In a vote Sunday, March 12, members of Statesboro First United Methodist Church (Georgia) chose to remain affiliated with the United Methodist Church.

A switch of just two votes would have changed the outcome.

According to an email sent Sunday afternoon from John Ashley Welch, chair of the Church Council, 418 voted for disaffiliation, 210 voted against and six abstained. Under the process set out by the United Methodist Church’s international, special General Conference in 2019, disaffiliation would require a two-thirds majority vote of members who attended the church’s specially called conference on Sunday.

The 418 “for” votes fell just short of the two-thirds threshold.

210 votes won the day.

What do the majority of the church members, who lost the vote to disaffiliate, do now?

The first thing they do, sadly, is recognize that their local church community is fractured. The second thing they do, reluctantly, is recognize that it might be time for them to move on. But, as Neil Sedaka reminded us so tunefully, “breaking up is hard to do.”

What about congregations in northern Illinois that want to disaffiliate…but can’t?

Whether it’s Georgia or Illinois or so many other places in the US, congregations are dealing with the checkered outcomes of “disaffiliation.”

Unlike some other annual conferences, Northern Illinois has relatively few congregations seeking to disaffiliate. Some United Methodist Annual Conferences have from a third to a half of the churches leave the denomination. Those conferences seem to be the exception, however. It isn’t like that in most places. The unraveling of the United Methodist denomination is a slow-moving, congregation by congregation, movement.

 If you are part of a congregation that has passed the hurdle of the 2/3 vote to disaffiliate, you are likely already on your way to associating with the Global Methodist Church or perhaps the Free Methodist Church or the Wesleyan Church. You are leaving the long-standing United Methodist internal conflict behind. You are already experiencing the excitement of a dawning new chapter of mission and ministry for your church. Praise the Lord!

On the other hand, it might be very different for you and the church of which you are a part:

  • The costs of disaffiliation are simply much more than your congregation can reasonably pay. You are “stuck”.
  • The leaders of the congregation are afraid that having a vote will split the church, so a vote has not and will not be taken. But more and more long-time members seem to be leaving, nonetheless. As always, a decision “not to the decide” is still a decision regardless.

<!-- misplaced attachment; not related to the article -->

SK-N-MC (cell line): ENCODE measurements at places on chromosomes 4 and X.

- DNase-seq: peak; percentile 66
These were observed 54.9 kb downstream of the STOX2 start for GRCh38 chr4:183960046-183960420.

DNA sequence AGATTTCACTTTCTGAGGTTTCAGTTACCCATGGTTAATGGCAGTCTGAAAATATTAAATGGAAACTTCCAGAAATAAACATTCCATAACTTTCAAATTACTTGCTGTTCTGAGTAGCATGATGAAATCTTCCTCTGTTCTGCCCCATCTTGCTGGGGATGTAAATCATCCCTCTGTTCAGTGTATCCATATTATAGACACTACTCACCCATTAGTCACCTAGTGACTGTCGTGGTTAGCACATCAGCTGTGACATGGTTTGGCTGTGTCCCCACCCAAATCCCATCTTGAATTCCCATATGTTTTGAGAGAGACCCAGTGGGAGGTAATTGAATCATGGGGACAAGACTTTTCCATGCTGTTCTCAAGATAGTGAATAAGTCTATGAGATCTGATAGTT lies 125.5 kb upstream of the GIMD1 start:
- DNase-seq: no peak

• You’ve had a congregational vote and didn’t reach the 2/3 majority required, so the congregation is going to remain United Methodist. Yet, despite the outcome of the ballot, those who voted to leave are still looking for an alternate way to move on from being United Methodists.

The Toothpaste Can’t Be Put Back in the Tube

The chairperson of the church council at First UMC in Statesboro, Georgia sent an email to the congregation saying that now, after the vote, the congregation should focus on unity. Based upon the Facebook comments from members of the congregation, that unity seems highly unlikely. I have not spoken to the people of Statesboro First UMC, but I have spoken to a lot of laity from many churches who have concluded that disaffiliation is their most faithful and promising pathway forward. Once they have considered the situation, looked at the alternatives, and come to the a prayerful, often emotionally difficult decision to leave, simply pretending that they didn’t really mean it in the first place isn’t an option. Their decision is anchored in deep and abiding convictions.

People desiring to disaffiliate, contrary to any accusations deriding their motives, have in most cases been longstanding, faithful, active members of their local congregations. They have concluded, however, in light of the theological wandering, organizational dysfunction, and administrative overreach of bishops, as well as the persistent dissent, disruption, and disobedience taken by and promoted by progressive leaders, the only faithful option is to separate from the United Methodist denomination. If the price of remaining United Methodist is the violation of your conscience and Christian commitment, then the price is simply too high. You’ve decided it is time to move on.

Failing to meet the financial requirements or reach the 2/3 majority vote does not change the decision or the dynamics. Though a formal disaffiliation may not be possible, the decision to leave the denomination does not change. If you, and perhaps some others you know of, are looking for a way to leave, how do you do it? You can, of course, find another established church nearby and become part of that community. But maybe there is something else, some Holy Spirit-given splinter in your soul that is moving you to something new.